By on January 3, 2018

Nissan Brain-to-Vehicle technology redefines future of driving

Certain automotive technologies are getting borderline out of hand. But nothing stops the march toward progress. Keen to show off its developmental might, Nissan plans to unveil something called “brain-to-vehicle” (B2V) technology at next week’s Consumer Electronics Show.

While the system borders on the fantastical, Nissan claims it can interpret signals from a driver’s brain to help a semi-autonomous vehicle understand how to best respond.

Considering that most of us have envisioned horrific scenarios where we suddenly veer into oncoming traffic while behind the wheel, we’re not sure how useful this technology is in practice. The mind has a tendency to venture places the hands wouldn’t dare follow, often depicting grizzly scenes we’ve manifested to remind us of the consequences of our actions. Thankfully, Nissan’s system is supposed to work with preexisting autonomous safeguards.

You don’t steer the car with your brain so much as you feed it a constant stream of mental data so it can better serve you.

In the initial test platform, drivers will still use a steering wheel and pedals. However, the vehicle constantly scans your brain via a goofy-looking skullcap and makes adjustments before you’re aware of them. According to Lucian Gheorghe, the senior innovation researcher at Nissan overseeing the project, that translates to improved steering inputs or pedal reaction times of between 0.2 and 0.5 seconds. Essentially, the car reacts in response to brainwaves before the body can.

“We imagine a future where manual driving is still a value of society,” Gheorghe told Bloomberg in a recent interview. “Driving pleasure is something as humans we should not lose.”

Nissan Brain-to-Vehicle technology redefines future of driving

While we can see this as a useful feature in performance-oriented applications and like the idea of driving for pleasure, we’re not sure the general public will want to slap on a wig of wires before heading to the grocery store. But with so many companies promising full automotive autonomy in just a few years, manufacturers hoping to preserve driving enjoyment have to do something.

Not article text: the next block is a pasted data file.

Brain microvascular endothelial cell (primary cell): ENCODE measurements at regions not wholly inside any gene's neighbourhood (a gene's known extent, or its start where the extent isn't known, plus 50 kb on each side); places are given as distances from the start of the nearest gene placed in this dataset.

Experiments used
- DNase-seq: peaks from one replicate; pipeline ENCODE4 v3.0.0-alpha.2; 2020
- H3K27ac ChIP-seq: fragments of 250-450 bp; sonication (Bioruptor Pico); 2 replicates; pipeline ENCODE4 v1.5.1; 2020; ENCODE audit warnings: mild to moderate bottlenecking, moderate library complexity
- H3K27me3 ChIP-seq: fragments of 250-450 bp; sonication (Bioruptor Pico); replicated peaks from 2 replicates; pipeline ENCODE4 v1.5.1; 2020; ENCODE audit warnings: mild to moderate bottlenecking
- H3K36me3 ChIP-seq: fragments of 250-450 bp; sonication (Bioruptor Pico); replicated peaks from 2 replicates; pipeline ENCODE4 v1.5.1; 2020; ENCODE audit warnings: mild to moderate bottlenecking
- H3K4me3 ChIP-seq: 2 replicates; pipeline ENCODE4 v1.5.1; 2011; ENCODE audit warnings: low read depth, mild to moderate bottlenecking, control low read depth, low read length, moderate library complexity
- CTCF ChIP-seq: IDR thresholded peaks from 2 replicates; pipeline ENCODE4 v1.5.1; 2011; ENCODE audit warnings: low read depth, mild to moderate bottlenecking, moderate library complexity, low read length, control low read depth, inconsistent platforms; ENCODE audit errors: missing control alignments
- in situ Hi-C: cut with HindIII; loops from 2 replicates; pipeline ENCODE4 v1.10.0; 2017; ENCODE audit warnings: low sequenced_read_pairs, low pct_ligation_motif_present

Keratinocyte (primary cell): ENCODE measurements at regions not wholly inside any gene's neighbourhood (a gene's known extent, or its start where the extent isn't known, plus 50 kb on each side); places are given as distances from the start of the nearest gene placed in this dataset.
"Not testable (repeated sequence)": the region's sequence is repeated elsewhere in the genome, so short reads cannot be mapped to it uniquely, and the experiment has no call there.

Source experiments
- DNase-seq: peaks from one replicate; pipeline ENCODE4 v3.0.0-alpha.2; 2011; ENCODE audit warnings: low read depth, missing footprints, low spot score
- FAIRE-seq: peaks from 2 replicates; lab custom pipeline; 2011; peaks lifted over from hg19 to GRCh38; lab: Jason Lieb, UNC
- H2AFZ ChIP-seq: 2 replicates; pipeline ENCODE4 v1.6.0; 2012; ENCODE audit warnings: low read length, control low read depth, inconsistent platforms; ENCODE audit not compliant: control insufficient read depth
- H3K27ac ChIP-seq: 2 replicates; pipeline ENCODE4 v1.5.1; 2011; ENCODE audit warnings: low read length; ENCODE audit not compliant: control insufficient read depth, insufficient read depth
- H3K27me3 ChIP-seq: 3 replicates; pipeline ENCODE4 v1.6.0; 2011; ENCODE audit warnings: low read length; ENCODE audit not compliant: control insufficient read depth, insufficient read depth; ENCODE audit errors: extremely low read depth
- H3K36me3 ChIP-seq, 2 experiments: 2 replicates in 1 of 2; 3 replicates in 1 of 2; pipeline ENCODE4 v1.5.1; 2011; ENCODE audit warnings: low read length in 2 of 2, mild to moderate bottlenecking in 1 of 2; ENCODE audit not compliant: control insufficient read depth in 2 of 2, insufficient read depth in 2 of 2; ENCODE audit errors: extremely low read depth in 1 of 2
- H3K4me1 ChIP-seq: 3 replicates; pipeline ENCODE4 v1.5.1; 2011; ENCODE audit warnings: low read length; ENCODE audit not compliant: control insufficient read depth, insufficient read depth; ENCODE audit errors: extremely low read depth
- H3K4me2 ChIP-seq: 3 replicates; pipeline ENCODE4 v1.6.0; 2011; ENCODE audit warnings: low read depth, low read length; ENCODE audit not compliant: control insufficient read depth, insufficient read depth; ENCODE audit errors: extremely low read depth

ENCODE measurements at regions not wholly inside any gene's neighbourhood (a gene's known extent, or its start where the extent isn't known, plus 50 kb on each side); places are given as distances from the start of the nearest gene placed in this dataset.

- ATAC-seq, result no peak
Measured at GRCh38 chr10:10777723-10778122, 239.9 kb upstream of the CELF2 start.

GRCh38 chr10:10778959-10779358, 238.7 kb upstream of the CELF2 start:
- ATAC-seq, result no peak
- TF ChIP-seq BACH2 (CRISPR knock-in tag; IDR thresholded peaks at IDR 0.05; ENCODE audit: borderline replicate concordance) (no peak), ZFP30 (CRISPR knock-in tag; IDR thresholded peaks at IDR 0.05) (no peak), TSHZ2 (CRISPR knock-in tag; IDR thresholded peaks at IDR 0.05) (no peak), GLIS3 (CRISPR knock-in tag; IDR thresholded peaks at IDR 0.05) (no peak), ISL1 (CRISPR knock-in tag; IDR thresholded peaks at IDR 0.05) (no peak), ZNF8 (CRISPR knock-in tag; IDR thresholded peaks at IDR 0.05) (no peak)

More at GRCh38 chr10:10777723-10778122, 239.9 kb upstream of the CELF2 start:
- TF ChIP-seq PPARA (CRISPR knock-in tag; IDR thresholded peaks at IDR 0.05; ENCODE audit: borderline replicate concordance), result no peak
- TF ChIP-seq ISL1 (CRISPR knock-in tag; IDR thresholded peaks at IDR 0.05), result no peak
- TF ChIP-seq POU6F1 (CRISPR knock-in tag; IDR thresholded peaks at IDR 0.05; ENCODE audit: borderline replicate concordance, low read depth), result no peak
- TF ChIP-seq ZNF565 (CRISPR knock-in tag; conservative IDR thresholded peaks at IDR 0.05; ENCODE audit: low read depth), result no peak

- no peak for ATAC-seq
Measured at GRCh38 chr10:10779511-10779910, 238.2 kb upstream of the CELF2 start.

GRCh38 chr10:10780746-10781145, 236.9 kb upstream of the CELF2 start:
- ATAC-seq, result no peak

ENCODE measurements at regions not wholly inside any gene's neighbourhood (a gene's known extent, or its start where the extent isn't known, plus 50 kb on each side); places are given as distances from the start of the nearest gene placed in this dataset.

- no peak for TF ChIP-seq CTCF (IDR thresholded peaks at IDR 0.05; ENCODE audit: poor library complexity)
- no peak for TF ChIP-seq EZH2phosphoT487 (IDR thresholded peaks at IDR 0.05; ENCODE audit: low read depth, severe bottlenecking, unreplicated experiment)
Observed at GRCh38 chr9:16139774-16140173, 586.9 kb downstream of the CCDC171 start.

“You are feeling either that you are a better driver or the car is more sporty and more responsive,” Gheorghe, who uses the system himself when commuting to work, explained.

Nissan has said in the past it wants to employ optional autonomy by 2022, allowing drivers to pick and choose when to let the car do the work. But it doesn’t want to completely abandon the driving experience like Waymo does. Its brain-to-vehicle system is interesting to say the least and should offer more than improved reaction times and safety. The automaker says the brainwaves can also help the car modulate driving modes, softening or hardening the vehicle’s inputs based on the operator’s present mood.

Far from complete, Nissan says it wants to continue testing the B2V platform to figure out how to best use it. “The potential applications of the technology are incredible,” Gheorghe said. “This research will be a catalyst for more Nissan innovation inside our vehicles in the years to come.”

Nissan will have the brainwave system equipped on the IMx electric concept car appearing next week in Las Vegas. CES attendees are supposed to be able to hop in and simulate driving on a highway for a few minutes. The whole thing is fascinating, but high-concept developments like these have the bad habit of disappearing after being showcased at trade events.

For example, Toyota has been working on mood-sensing cars since before 2012. While updated incarnations of the technology occasionally appears at various auto shows, nothing tangible has come of it. We’re wondering if Nissan’s B2V will suffer a similar fate.

 

[Images: Nissan]

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8 Comments on “No Thanks: Nissan Wants to Input Your Brainwaves on Tomorrow’s Cars...”


  • avatar
    Sub-600

    While driving a Nissan my brainwaves will, in all likelihood, be pretty much flatlined. Unless an animal darts in front of me or something.

  • avatar
    Kendahl

    Waymo has many hurdles to overcome before it can dispense with a human driver. Can their product park in my garage without running over stuff left on the floor or getting confused by discolorations? Can it find a parking place at a mall close to the store I intend to patronize? Can it find its way down an unpaved road? How about my neighborhood? It has neither curbs nor sidewalks. The asphalt street is bordered by grass interspersed with driveways. When it’s covered with snow in the winter, you calculate that the middle of the street is halfway between the mailboxes.

  • avatar
    ClutchCarGo

    I could see this technology being useful for auxiliary controls like adjusting wipers, lights and audio, I can’t see this being reliable enough to be tied into the control of the car.

  • avatar
    SCE to AUX

    Nissan should Leaf this idea behind.

  • avatar
    FreedMike

    Nissan: the car from Betazed.

  • avatar
    IBx1

    Thinking “that car is doing 55 in the passing lane of a 75mph road, we should put him in the wall so he learns”

    Can I blame it on the car?


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